Presentation on theme: "Welcome!. What is a Collaborative Team? A group of diverse members who work together to share their expertise to address issues, solve problems or give."— Presentation transcript:
What is a Collaborative Team? A group of diverse members who work together to share their expertise to address issues, solve problems or give recommendations that support the groups’ mission and goals
What Makes a Team Effective? Shared beliefs and goals Diverse membership Shared leadership Consensus decision making Use of collaborative skills Rules for sensitive issues
Four Types of Team Members Thinkers: Careful, precise, formal, private, reserved, logical, inventive, reflective Directors: Take charge, control-oriented, competitive, motivated to be number one, task focused, achievers, strong willed Socializers: Optimistic, fast paced, emotional, approval seeking, enthusiastic, impulsive, expressive Relaters: Easy going, slow paced, diplomatic, predictable, persistent, modest, accommodating, friendly
Four Ways People Operate Task Oriented (Thinkers and Directors) People Oriented (Relaters and Socializers) Fast Paced (Directors and Socializers) Slow Paced (Thinkers and Relators)
How Can Your Team Support the Different Team Member Types? Thinkers: Accuracy and Precision Directors: Power and Control Socializers: Popularity and Prestige Relaters: Sincerity and Appreciation
Stages of Team Development Forming Storming Norming Performing
Forming Stage Developing a sense of purpose and identity Trust level low Communication guarded
Storming Stage Search for group values, procedures and norms Possible competing for group control and leadership Erratic interactions Communication may be angry, distorted, confrontational
Norming Stage Develop a shared sense of values, expectations, procedures and traditions Openness in communication Issues shared more easily
Performing Stage Strong sense of “we” and team cohesiveness Efficient in making decisions and resolving conflict Interactions patterns are group centered
Skills Necessary for Collaborative Teaming Exchanging information –Role release –Teaching each other Communicating effectively –Beware of perceptions Process for solving problems -Brainstorming solutions -Reaching consensus Resolving conflicts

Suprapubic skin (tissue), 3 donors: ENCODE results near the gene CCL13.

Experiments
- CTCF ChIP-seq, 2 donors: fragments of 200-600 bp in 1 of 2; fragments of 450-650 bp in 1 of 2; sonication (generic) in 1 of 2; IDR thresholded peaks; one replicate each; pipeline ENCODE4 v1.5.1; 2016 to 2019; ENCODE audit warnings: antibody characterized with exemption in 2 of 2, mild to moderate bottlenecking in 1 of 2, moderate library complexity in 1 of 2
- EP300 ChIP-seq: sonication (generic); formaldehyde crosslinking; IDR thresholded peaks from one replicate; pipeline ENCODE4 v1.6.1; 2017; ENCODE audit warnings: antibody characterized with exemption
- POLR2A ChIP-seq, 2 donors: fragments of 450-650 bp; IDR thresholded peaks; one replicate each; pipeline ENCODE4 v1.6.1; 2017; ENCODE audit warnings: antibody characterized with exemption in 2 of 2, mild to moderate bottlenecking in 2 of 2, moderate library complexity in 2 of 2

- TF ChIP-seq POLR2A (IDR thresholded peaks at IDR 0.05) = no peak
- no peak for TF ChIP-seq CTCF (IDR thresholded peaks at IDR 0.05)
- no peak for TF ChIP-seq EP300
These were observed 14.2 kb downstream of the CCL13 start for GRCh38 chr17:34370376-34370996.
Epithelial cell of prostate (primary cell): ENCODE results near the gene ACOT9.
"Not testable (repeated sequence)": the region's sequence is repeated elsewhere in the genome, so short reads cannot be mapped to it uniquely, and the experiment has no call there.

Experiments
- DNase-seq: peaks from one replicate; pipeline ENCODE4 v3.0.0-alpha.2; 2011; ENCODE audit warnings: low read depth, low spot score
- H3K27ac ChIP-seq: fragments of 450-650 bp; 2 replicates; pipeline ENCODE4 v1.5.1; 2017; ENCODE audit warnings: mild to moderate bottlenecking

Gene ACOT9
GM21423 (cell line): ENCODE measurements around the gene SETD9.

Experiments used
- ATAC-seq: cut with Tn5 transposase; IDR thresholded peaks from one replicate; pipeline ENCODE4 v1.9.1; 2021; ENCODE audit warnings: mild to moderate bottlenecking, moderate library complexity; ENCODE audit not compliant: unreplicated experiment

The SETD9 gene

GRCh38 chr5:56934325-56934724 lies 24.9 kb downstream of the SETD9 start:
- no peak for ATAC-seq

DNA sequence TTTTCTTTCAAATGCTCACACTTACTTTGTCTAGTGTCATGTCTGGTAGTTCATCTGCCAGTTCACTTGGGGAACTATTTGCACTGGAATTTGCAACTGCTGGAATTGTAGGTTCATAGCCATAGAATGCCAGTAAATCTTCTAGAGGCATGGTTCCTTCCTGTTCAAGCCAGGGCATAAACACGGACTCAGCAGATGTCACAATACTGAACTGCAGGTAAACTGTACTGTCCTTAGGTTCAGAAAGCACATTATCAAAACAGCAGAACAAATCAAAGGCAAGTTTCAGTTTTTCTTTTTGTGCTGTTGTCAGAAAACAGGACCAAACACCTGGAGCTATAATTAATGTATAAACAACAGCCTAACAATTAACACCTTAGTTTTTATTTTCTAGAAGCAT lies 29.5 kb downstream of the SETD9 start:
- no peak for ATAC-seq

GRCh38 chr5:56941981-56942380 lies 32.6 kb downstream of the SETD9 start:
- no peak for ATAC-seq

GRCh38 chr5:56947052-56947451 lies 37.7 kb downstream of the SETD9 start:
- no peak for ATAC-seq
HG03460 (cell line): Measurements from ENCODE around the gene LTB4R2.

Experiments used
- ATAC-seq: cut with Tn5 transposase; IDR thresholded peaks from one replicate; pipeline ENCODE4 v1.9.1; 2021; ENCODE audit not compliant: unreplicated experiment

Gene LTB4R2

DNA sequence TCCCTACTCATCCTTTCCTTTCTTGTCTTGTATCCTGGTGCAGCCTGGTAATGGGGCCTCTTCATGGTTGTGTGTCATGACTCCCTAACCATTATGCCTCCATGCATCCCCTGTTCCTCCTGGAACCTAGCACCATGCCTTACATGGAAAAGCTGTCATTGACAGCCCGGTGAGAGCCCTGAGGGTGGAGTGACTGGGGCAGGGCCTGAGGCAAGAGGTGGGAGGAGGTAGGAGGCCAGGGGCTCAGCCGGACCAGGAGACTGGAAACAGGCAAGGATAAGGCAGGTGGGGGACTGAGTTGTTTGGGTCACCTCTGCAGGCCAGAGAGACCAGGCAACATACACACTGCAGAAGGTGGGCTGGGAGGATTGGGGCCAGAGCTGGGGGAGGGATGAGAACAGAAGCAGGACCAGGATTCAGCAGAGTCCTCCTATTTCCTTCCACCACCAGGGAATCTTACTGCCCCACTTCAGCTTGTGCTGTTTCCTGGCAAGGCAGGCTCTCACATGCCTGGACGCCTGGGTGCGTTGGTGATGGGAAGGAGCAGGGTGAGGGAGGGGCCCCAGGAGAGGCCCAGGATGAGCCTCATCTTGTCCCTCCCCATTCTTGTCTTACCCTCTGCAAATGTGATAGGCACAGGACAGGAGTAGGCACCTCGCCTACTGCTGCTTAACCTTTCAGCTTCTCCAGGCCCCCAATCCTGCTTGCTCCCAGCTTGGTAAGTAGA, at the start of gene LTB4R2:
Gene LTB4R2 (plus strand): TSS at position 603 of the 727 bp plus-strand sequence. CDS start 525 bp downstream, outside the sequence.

Exchanging Information Through Role Release As a team, look at the handout and quickly count the total number of squares seen. Write the number of squares you find on a piece of paper and hold it up.
Exchanging Information by Teaching One Another A volunteer will give directions (without using eye contact or hand motions) to the group regarding how to draw a picture. The audience is not allowed to ask questions.
Communicating Effectively: Beware of Perceptions Pick a partner Each take 1 minute to share something your partner would not know about you Partner receiving information will: –Listen without interrupting –Report to speaker what they heard/check for accuracy
Process for Solving Problems Clearly define the issue (if large, break into smaller issues) Generate solutions Decide on a solution Evaluate effectiveness Revise the plan as needed
Clearly Define the Issue State concerns/issues as problems to be solved by asking: What…? How…? When…? Where…?
Generate Solutions Brainstorming: - No critical judgment allowed -Free-wheeling is welcome -Go for quantity, not quality -Use round robin strategy -Set short time period -Record words or phrases only
Brainstorming Activity In your teams: –Think of places to go on a dream vacation –Follow rules for brainstorming –Have someone record ideas –You have 60 seconds –GO!!
Consensus Decision Making Striving to reach a decision that best reflects the thinking of ALL team members
Types of decisions Win-Lose Lose-Lose Win-Win = Consensus
Solving Problems (Reaching Consensus) Before solving ask: –Are persons with responsibility and resources committed to resolving the problems? –What might happen if nothing is done to resolve it? –Does the problem warrant the effort and resources needed to accomplish significant change? –Are adequate time and resources available to resolve the problem?
Guidelines for Making Decisions by Consensus Assume problems are solvable; avoid win-lose situations Present your position clearly and logically, listen to each team member’s reaction Seek out differences of opinions Involve everyone in the decision process Look for the next most acceptable alternative when the team reaches a stalemate Support only solutions with which you are at least somewhat able to agree Ask, “Is there anyone who cannot live with the solution?”
Consensus Activity In teams: Reach consensus on a dream vacation
When conflict occurs: Face it and negotiate –Allow adequate time to discuss –Commit to resolve –Communicate viewpoint, focus on behaviors not personality traits –Use personal statement (“I”, “me”, “mine”) –Listen to other’s point of view –Be open to new perspectives –Reach agreement on definition of problem –Request and negotiate change WORK TOGETHER
Reasons Teams Get Stuck Too many meetings Too much time in a meeting Too many issues Too many talkers Too few talkers Not making decisions Rehashing decisions Not remembering what was decided Ignoring interpersonal conflict
Team Meeting Process Assign roles Set time limits Conduct Meeting –Celebrate –Review past meeting notes, carry incomplete tasks over as issues –LIST issues –Prioritize issues –Brainstorm solutions –Reach consensus on solutions –Record who will do what by when –Carry over issues not addressed
Roles on Collaborative Teams Facilitator Agenda Keeper Time Keeper Recorder Encourager Observer
How to Begin -Assign roles -Assign times -Celebrate -Review past notes, carry incomplete tasks over as issues
During the Meeting -List issues -Prioritize -Brainstorm solutions for each issue -Reach consensus -Record (who, what, when)
Ending the Meeting -List issues for carry over -List date, time and location of next meeting -Assign member to xerox/ distribute notes